Last year, the federal crop insurance program offered more than 118,000 coverage options for 543 different crops — almost doubling the number of options available in 2009, according to the USDA’s Risk Management Agency.

Despite the growth of options, some farmers still lack adequate crop insurance or have none at all. These five misconceptions could be to blame:

Myth: Crop insurance is too expensive.

Fact: Coverage costs make up just 2 to 7 percent of farm liabilities, and government subsidies — which can be as high as 100 percent — further offset the cost of premiums.

Beginning farmers and ranchers can access special programs, through the USDA’s RMA, that include a 10 percent premium subsidy and a waiver of administrative fees. In 2015, the program helped 13,719 new farmers save more than $14 million.

Myth: There is too much paperwork.

Fact: You fill out applications for farm loans, file taxes and respond to the Census of Agriculture because each one is important to the success of the farm. Crop insurance is no different — and purchasing coverage requires minimal paperwork. Completed application, planted acreage records and a production report are all you need to secure coverage.

Myth: Crop insurance discourages farmers from reducing risk through other means.

Fact: Farmers can and should use a multitude of tools to manage risk. But crop insurance — unlike crop rotation, cover crops and market hedging — is a risk management tool that farmers can take to the bank. The payout from crop insurance can help keep the farm afloat after losses. Crop insurance can be especially important when prices are low; the federal policies can make farmers more attractive to lenders, providing access to credit at lower interest rates at a time when farmers need it most.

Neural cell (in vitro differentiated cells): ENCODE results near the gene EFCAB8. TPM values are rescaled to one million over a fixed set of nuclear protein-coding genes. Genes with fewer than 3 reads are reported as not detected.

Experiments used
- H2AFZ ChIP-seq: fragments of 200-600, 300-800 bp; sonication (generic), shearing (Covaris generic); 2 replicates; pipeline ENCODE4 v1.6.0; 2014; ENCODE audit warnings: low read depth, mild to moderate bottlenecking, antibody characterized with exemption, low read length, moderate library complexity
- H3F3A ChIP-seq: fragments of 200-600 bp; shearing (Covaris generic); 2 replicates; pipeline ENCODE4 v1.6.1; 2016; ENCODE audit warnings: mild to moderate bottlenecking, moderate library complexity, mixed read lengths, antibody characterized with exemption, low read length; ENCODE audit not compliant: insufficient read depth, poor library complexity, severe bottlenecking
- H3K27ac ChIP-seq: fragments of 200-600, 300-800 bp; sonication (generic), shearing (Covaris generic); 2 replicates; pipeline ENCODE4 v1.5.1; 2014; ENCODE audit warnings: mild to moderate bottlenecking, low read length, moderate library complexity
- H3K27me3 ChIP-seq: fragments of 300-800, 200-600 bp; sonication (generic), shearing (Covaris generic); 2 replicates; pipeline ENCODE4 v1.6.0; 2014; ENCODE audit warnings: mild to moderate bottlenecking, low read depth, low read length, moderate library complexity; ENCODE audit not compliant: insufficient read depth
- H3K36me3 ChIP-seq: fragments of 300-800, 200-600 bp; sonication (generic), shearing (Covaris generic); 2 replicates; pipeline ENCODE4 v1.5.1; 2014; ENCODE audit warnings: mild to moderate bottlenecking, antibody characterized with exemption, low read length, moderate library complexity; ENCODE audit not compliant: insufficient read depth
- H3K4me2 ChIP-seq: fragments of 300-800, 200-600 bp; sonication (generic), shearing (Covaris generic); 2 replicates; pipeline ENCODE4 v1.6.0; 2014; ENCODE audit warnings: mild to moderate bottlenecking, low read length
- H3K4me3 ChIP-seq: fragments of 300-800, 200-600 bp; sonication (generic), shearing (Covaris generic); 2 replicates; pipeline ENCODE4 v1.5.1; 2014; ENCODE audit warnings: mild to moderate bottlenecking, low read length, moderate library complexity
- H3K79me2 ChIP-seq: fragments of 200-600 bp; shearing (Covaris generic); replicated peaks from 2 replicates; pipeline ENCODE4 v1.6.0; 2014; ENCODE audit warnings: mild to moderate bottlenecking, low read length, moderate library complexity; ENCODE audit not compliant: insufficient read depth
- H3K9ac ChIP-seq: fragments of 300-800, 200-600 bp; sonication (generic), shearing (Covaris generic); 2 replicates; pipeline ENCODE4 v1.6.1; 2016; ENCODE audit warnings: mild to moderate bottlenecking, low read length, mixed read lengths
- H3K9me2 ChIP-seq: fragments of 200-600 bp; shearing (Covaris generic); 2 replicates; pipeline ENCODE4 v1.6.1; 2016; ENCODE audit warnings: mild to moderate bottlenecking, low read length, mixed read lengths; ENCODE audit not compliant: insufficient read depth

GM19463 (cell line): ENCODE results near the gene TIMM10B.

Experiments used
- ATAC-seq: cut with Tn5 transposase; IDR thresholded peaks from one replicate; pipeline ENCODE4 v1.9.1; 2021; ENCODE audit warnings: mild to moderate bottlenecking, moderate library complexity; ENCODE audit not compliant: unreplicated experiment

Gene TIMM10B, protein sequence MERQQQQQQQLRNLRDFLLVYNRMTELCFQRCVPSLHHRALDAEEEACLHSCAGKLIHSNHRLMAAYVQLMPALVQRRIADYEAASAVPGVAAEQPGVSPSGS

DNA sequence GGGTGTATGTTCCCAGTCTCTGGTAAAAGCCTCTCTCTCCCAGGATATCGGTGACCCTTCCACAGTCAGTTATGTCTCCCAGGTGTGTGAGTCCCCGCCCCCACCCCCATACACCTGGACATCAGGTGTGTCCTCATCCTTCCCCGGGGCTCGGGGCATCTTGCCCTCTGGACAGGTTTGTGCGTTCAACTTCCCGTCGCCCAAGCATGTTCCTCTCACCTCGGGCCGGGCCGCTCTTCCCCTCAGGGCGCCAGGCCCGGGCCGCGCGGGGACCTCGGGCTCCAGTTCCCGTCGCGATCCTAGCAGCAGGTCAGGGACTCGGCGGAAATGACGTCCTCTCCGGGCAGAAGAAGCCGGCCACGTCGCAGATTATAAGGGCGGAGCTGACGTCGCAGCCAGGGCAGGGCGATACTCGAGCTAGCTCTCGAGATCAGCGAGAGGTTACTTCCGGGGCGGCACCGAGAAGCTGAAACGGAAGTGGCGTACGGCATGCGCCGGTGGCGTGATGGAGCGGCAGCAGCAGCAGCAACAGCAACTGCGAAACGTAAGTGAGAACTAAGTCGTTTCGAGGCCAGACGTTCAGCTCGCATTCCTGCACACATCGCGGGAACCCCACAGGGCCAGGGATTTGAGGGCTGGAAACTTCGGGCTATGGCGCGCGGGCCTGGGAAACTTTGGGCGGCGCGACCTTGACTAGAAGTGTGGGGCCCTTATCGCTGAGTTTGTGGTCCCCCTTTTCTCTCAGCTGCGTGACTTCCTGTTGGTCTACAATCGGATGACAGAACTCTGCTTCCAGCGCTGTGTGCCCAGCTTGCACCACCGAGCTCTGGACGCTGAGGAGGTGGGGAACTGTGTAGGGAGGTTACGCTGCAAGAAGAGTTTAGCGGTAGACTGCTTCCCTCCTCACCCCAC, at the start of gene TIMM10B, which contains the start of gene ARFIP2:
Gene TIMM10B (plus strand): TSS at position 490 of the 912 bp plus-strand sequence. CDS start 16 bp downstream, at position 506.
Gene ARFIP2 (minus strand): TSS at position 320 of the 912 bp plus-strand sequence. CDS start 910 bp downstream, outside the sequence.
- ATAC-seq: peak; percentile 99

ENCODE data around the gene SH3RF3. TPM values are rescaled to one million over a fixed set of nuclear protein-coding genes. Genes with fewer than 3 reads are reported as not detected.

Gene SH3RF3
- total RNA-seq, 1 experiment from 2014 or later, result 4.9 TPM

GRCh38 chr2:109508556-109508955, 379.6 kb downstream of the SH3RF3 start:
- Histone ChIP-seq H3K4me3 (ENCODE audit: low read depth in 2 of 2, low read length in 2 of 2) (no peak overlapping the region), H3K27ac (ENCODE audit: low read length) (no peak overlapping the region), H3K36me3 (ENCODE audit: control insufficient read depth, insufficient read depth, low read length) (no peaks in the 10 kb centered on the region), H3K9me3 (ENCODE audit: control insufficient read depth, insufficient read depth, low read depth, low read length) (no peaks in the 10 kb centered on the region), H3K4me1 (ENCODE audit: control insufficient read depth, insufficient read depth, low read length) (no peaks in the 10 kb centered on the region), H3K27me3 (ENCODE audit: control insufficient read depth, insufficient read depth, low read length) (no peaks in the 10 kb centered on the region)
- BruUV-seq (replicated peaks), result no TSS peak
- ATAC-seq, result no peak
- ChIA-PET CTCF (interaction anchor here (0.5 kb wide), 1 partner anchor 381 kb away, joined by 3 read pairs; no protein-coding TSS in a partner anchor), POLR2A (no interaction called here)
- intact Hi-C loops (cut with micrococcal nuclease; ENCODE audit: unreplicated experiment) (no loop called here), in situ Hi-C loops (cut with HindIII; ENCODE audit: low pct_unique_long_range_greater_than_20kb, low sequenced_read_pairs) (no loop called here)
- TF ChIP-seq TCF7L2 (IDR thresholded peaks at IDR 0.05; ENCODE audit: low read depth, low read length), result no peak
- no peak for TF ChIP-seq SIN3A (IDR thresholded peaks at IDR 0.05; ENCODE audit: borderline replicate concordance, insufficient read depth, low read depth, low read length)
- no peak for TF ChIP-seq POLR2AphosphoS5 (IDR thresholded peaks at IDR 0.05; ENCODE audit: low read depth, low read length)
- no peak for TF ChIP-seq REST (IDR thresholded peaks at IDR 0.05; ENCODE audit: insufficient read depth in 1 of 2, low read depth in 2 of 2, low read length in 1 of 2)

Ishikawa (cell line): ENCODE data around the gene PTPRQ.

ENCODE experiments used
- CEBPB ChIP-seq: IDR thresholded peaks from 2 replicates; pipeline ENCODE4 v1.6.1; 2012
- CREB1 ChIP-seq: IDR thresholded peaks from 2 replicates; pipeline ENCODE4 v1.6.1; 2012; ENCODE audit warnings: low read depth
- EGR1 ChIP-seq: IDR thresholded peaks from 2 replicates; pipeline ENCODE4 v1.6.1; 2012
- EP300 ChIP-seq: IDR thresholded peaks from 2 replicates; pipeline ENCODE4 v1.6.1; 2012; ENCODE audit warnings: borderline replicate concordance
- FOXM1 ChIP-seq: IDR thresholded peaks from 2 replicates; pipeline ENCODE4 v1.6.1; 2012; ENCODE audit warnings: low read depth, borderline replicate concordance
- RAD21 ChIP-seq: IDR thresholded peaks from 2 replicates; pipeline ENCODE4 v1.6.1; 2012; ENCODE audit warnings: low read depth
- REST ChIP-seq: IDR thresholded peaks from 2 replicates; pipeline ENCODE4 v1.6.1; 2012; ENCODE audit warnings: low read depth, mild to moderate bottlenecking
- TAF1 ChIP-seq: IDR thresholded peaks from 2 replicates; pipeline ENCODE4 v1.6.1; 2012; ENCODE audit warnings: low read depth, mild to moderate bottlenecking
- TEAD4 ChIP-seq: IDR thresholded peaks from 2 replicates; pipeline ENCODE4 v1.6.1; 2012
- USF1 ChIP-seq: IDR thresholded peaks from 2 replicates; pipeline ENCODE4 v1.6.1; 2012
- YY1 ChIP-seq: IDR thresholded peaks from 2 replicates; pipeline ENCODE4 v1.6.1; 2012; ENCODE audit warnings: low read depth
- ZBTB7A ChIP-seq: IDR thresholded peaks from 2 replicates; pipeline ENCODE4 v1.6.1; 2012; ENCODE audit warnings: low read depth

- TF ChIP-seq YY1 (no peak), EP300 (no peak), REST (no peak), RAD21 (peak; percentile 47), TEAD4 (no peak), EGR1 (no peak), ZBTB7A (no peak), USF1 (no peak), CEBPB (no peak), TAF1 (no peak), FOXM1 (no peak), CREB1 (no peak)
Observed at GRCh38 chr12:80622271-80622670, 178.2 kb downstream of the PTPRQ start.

Myth: Crop insurance won’t cover me.

Fact: Crop insurance is not limited to big corn or wheat growers in the Midwest. Coverage is available in all 50 states for more than 543 different crops, and farms do not need to have a minimum number of acres in production to qualify for the federal program. In 2015, more than 297 million acres of farmland were protected through crop insurance coverage, including those yielding fruit, vegetables and other specialty crops.

Myth: Disaster assistance is better than crop insurance.

Fact: Crop insurance provides a guaranteed amount of coverage and allows farmers to cover different commodities and different kinds of losses. In comparison, the amount of disaster assistance is unknown (a package could be limited to specific geographic areas, crops or losses, leaving farmers who fall outside of these parameters uncovered). After a claim, farmers can expect to receive a crop insurance payment within 30 days for most plans of coverage; disaster assistance can take years to collect.


Misconceptions about crop insurance can hurt the farm. Before deciding it’s not the right product for your operation, talk to your Farm Bureau agent to learn more about the coverage available and how it can protect the farm.